Putin approves new media restrictions ahead of presidential election | News of war between Russia and Ukraine
The media is barred from reporting on the activities of a constituency at military bases or areas under martial law without permission.
Russian President Vladimir Putin has approved changes to a law that will ban media coverage of next year’s presidential election, according to local news agencies.
The elections are expected to be held in March. The 71-year-old president, who has led the country for 24 years, is expected to stand for another six-year term. Putin has not officially announced he will run, saying he will announce only after parliament formally sets the election date.
The changes that Putin greenlit limited the coverage of Central Election Commission sessions to registered media outlets, which could exclude freelancers or independent journalists, according to reports on Tuesday.
The amendments prohibit the media from reporting on the commission’s activities at military bases or in areas under martial law without prior permission from regional and military authorities.
They also prohibit the publication of any campaign content on “closed sources”, referring to restricted websites and social media services.
Under an intense crackdown on the front and the flow of information, Russia has blocked several websites and services, including Facebook and Instagram.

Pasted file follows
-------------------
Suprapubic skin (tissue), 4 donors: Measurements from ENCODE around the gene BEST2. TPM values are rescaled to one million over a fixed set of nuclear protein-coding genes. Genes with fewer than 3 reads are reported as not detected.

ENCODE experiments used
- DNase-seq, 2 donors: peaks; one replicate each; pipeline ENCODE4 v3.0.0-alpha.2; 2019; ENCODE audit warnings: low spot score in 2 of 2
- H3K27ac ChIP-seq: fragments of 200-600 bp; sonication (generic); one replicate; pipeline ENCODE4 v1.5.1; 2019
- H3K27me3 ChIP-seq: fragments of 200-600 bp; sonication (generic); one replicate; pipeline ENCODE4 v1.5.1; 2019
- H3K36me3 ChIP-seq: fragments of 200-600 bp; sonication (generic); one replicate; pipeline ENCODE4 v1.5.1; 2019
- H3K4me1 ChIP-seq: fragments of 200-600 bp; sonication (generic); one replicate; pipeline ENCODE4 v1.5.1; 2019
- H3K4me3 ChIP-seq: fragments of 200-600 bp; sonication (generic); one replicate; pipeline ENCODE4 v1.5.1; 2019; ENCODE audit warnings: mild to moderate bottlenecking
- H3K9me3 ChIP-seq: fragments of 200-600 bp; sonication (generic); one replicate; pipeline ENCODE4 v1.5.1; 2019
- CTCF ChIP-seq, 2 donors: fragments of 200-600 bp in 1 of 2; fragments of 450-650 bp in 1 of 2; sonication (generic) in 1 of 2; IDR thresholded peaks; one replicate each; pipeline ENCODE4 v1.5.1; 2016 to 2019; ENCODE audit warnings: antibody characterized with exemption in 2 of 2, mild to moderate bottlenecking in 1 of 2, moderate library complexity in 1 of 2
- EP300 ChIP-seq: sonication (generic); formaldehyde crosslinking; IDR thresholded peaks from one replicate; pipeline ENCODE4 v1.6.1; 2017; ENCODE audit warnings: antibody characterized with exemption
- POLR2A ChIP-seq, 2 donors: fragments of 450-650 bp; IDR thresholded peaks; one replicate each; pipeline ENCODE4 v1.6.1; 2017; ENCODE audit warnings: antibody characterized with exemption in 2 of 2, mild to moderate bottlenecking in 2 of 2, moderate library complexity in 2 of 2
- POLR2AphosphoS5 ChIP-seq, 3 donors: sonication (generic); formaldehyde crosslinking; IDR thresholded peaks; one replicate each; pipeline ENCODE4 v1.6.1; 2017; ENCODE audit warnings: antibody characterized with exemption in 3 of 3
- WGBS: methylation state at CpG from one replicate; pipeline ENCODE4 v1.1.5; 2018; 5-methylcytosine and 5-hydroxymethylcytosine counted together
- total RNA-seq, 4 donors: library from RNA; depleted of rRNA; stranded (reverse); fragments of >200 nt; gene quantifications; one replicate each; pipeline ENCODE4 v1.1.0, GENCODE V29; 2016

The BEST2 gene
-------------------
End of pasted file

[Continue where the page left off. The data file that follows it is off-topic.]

To implement this ban, the Ministry of Digital Development, Communications and Mass Media also plans to ban some virtual private networks (VPNs) that are widely used by Russians to bypass Internet restrictions. .
The state news agency RIA quoted the ministry on Sunday as saying that it may ban some “VPN services and VPN protocols” that a commission of experts recognizes as “dangerous”.
Since Russia invaded Ukraine in February 2022, it has suppressed independent and dissident media voices, watchdogs have said.
Hundreds of journalists have gone into exile as state censors have shut down many reputable independent media outlets and launched criminal proceedings against prominent regional journalists and bloggers.
“After Russian tanks entered Ukraine, the authorities turned to a scorched earth strategy that has turned Russia’s media landscape into a desert,” said Amnesty International’s director for the east of Europe and Central Asia, Marie Struthers, in March 2022.
Russian polling agencies have found that Putin’s approval rating remains high – even up to 82 percent in October. It seems easy to win if he runs for re-election.
Last week, Kremlin spokesman Dmitry Peskov said: “I have no doubt that if he puts forward his bid, he will win confidently.”